Locals must blow whistle on rural puppy mills
Last month’s story about Sprakers dog breeder Herbert Weich captured the attention of animal rights activists around the globe, as well as new Montgomery County Executive Matt Ossenfort. That’s a good thing because the activists were instrumental in getting proper care for the neglected animals, and now Ossenfort is wasting little time in addressing the larger issue, which he refers to as the county’s “dirty little secret,” puppy mills.
Ossenfort is probably right that there are more substandard breeding operations like Weich’s hidden in the rural hills and dales of Montgomery County. It’s a relatively cheap business for people without much capital to start up, you don’t have to pay the workers minimum wage, and they’re not very likely to complain about the working conditions. So if you keep it under control, you can get away with it.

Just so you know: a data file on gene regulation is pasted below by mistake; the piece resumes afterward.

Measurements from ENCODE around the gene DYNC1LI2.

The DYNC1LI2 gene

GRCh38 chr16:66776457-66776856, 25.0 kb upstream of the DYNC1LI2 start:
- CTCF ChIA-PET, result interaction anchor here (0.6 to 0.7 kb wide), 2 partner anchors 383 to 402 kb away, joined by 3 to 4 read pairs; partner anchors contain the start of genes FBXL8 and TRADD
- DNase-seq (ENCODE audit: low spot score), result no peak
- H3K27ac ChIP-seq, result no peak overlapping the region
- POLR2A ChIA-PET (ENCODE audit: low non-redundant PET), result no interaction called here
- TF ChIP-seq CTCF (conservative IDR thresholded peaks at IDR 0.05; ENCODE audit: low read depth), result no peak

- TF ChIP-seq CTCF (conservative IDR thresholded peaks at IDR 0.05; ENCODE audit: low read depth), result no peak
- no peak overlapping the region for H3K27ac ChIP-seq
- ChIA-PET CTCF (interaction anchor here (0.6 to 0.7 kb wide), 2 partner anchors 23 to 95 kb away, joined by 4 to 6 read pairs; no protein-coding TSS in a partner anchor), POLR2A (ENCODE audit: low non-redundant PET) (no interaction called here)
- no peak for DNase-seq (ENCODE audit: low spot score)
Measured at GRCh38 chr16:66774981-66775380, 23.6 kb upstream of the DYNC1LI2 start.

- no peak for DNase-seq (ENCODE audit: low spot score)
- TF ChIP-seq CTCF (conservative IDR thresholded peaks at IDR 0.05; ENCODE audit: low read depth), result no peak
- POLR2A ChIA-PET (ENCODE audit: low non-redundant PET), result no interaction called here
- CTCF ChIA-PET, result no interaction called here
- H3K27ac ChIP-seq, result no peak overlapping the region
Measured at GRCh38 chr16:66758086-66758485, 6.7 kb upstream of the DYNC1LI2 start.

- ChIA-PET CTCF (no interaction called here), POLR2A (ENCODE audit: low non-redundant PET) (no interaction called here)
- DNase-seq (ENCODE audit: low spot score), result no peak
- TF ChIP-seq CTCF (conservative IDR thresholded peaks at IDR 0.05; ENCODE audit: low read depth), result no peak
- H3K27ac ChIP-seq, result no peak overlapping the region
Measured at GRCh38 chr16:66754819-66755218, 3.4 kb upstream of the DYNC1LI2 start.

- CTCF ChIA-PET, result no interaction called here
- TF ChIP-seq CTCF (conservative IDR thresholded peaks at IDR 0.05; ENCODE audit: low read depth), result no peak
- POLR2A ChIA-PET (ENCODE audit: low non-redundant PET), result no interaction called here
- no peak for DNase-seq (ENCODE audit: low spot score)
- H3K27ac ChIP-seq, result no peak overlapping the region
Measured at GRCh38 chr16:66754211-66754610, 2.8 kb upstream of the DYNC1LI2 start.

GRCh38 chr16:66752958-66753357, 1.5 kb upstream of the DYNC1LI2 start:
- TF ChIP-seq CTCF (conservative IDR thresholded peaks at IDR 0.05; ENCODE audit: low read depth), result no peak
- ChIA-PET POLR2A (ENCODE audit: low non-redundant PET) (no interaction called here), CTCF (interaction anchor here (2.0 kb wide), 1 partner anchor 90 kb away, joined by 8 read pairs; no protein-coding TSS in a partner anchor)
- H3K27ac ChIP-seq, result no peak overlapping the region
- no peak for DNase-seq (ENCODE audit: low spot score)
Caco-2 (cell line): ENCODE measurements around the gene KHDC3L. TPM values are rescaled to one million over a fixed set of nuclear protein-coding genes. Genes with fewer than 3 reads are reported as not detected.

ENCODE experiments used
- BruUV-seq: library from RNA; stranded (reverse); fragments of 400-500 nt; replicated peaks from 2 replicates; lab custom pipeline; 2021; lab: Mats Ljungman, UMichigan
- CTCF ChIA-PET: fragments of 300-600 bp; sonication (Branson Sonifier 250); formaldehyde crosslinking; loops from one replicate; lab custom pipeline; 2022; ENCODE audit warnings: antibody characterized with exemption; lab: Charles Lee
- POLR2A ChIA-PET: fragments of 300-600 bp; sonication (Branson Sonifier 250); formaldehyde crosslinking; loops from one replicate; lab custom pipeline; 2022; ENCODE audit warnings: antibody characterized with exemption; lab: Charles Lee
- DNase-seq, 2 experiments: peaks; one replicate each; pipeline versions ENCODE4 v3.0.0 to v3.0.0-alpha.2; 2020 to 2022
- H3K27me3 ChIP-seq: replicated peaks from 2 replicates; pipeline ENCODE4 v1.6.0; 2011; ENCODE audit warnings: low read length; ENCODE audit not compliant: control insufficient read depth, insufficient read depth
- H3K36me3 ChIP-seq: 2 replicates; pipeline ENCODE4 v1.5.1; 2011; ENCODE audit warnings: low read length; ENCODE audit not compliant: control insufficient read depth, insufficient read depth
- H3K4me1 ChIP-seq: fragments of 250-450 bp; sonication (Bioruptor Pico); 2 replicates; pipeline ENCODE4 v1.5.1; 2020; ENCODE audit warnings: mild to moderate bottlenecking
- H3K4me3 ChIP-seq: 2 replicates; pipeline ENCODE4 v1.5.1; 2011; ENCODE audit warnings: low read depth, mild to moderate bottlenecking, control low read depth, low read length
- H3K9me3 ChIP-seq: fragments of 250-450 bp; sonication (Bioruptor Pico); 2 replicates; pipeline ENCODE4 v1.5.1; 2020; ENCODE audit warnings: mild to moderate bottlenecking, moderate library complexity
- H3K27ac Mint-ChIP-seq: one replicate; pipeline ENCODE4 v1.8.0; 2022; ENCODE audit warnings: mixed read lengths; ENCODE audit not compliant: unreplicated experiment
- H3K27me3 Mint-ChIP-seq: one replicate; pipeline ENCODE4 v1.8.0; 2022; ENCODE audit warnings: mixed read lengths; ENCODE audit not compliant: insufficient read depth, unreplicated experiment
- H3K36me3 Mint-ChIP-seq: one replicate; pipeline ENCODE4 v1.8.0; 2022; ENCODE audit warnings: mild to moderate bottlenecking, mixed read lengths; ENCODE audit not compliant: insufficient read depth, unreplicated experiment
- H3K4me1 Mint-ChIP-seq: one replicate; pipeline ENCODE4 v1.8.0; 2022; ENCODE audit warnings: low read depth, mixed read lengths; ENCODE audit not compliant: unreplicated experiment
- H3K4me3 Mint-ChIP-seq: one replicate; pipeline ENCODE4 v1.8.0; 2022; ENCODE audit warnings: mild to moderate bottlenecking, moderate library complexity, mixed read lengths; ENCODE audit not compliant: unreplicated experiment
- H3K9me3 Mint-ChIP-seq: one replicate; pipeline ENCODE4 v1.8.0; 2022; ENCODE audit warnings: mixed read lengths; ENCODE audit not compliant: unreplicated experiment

But the reality is, breeding dogs does take a fair amount of know-how, and money, to do properly; and if the breeder lacks either, the operation can get out of hand quickly (as it did with Weich last month, and as it apparently did this week with Dawn Verdeschi and her German Shepherd kennel in Durham, Columbia County).
Officials like Ossenfort are wise to the situation; so is Gov. Andrew Cuomo, who recently signed a law allowing localities to regulate their own dog breeding and selling operations. But appointing commissions to draft regulations for such businesses, as Ossenfort has done, is only the first step. Enforcement is always going to be a challenge, especially when there are so many people in these rural counties — and parts of virtually every county in the region qualify — living far enough from civilization that they can stay under the radar.
But it’s worth the effort to try, and as the general public becomes aware of the new regulations, they’ll be more inclined to serve as authorities’ eyes and ears on any puppy mills they may encounter.